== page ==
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A transistor is a three terminal device. One terminal is called emitter, one collector and in between them is base. Now, during biasing the junction between emitter and base is made forward biased and the junction between collector and base is made reverse biased.

My question is that if one of the junction of a transistor is reverse biased, how does the transistor allow current to flow through it because the reverse biased junction (diode) doesn't allow the current to flow through it?

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closed as off-topic by DavePhD, Brandon Enright, Qmechanic Apr 29 at 22:14

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electronics.stackexchange.com may possibly be a better home for this question(v1). –  Qmechanic Jan 8 '13 at 13:55
    
You can try William Beaty's discussion: amasci.com/amateur/transis.html –  Steve B Jan 8 '13 at 15:15
    
Cross-posted to electronics.stackexchange.com/q/53345 –  Qmechanic Mar 8 '13 at 0:25

5 Answers 5

It's surprisingly difficult to find a nice simple description of how a transistor works. This description is from my old physics book - I suspect this may be oversimplified and I'm sure a complete description would run to lots of equations!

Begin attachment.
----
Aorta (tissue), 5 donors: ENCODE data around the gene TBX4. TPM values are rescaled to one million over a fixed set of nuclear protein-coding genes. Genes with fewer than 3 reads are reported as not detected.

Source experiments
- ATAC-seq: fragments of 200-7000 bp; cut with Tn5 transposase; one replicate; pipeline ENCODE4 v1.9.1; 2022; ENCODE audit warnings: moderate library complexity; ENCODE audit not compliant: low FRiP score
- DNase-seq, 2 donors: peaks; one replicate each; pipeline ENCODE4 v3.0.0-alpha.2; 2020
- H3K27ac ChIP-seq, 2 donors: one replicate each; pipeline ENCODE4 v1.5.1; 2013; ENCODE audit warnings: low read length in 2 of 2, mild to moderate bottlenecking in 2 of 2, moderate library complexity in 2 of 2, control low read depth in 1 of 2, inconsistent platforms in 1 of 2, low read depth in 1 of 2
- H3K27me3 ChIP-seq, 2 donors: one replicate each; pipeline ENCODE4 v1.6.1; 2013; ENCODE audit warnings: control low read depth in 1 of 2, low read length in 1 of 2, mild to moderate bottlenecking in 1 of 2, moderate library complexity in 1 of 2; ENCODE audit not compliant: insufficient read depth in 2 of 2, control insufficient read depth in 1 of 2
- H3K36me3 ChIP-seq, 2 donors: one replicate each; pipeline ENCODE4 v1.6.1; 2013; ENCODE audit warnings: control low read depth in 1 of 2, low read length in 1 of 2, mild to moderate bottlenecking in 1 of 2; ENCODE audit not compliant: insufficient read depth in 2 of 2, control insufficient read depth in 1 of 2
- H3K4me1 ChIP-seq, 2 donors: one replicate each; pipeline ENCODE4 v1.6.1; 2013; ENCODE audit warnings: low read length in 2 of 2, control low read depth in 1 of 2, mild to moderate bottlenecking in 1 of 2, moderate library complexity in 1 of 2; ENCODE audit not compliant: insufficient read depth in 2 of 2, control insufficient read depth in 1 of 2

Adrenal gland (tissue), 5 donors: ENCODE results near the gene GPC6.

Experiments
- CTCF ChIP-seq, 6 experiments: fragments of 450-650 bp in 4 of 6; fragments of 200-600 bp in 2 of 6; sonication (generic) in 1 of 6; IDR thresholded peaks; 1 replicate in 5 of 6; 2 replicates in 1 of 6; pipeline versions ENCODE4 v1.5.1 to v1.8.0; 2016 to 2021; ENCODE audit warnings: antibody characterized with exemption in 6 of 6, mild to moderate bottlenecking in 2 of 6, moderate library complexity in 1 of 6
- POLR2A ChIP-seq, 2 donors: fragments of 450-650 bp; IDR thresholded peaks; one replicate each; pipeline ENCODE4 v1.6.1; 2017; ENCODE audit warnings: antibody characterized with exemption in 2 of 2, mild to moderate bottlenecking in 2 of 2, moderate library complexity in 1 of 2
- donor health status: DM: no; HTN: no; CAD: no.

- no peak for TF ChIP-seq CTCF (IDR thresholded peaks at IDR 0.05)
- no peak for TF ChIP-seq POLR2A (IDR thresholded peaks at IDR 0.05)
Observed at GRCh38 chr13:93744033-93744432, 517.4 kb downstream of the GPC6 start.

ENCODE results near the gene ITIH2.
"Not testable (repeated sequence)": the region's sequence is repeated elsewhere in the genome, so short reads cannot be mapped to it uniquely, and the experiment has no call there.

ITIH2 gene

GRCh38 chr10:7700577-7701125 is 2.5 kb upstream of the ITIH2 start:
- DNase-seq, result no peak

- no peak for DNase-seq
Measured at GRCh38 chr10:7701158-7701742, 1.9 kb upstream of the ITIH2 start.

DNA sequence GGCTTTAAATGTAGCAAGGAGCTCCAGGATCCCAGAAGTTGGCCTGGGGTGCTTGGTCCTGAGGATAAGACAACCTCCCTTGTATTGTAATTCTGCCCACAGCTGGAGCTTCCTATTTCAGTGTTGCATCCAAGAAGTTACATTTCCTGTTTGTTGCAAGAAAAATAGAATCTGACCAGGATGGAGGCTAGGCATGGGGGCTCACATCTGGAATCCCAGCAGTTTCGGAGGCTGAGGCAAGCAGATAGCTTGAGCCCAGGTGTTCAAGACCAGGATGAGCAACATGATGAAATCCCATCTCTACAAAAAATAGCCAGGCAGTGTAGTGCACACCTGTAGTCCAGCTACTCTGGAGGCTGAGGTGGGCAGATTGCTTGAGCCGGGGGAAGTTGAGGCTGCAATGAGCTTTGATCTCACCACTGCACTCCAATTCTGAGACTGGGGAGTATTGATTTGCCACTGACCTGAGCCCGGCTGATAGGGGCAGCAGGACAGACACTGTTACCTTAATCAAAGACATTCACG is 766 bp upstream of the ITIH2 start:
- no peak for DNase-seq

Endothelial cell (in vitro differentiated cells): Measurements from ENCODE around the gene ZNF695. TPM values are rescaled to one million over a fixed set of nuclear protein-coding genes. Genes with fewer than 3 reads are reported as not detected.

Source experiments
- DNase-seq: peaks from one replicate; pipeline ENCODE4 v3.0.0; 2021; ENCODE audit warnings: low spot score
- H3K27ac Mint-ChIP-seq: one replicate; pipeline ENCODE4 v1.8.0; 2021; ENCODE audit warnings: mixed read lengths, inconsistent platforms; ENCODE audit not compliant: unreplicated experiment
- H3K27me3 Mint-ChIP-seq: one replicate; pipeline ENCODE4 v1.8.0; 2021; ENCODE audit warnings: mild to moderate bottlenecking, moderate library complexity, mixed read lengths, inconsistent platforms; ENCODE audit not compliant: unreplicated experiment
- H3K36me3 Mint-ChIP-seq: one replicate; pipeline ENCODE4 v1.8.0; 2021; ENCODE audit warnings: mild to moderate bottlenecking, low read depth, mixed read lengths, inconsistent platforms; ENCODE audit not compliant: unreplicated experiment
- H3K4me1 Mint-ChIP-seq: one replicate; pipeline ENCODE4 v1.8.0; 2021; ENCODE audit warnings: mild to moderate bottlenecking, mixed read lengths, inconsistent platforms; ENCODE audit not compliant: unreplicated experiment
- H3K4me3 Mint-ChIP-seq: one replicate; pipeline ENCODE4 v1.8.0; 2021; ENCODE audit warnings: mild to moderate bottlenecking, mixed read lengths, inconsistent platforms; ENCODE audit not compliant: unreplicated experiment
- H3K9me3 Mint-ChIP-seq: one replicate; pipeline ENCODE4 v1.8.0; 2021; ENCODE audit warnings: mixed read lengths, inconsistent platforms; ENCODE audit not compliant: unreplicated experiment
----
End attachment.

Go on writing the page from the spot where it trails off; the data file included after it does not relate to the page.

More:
Anyhow, this is what an NPN transistor looks like:

Transistor

so as you say, the collector-base junction is reverse biased and no current flows.

Although it isn't clear from the picture, the base is very thin and lightly doped so the hole density is quite low. As soon as you apply a voltage to the base, electrons flow from the emitter into the base and start combining with holes. These electrons can then cross the base-collector junction and a current flows between the emitter and the collector. As you increase the base voltage further more electrons flow into the base from the emitter, so more flow into the collector and more current flows. This is how the small current between the emitter and the base can control the much larger current between the emitter and the collector.

A PNP transistor works the same way but in reverse.

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You say that the base is lightly doped... isn't it also true that the collector and emitter are similarly lightly doped, albeit with a differential material (that makes it n-type)? I mean, my expectation is that the hole density in the base is the same as the extra electron density in the others. I'm wondering if there's some more sophisticated picture that I don't have the background for, or if I'm just reading too far into that. –  Alan Rominger Jan 8 '13 at 17:55
    
As I recall, the collector layer is moderately doped and the emitter layer is heavily doped. –  John Rennie Jan 8 '13 at 18:06

In reverse bias , minority carriers can contribute current not majority carriers.So during reverse bias of the collector - base diode the electrons acts as minority carrier in npn transistors and because of that current conduction takes place.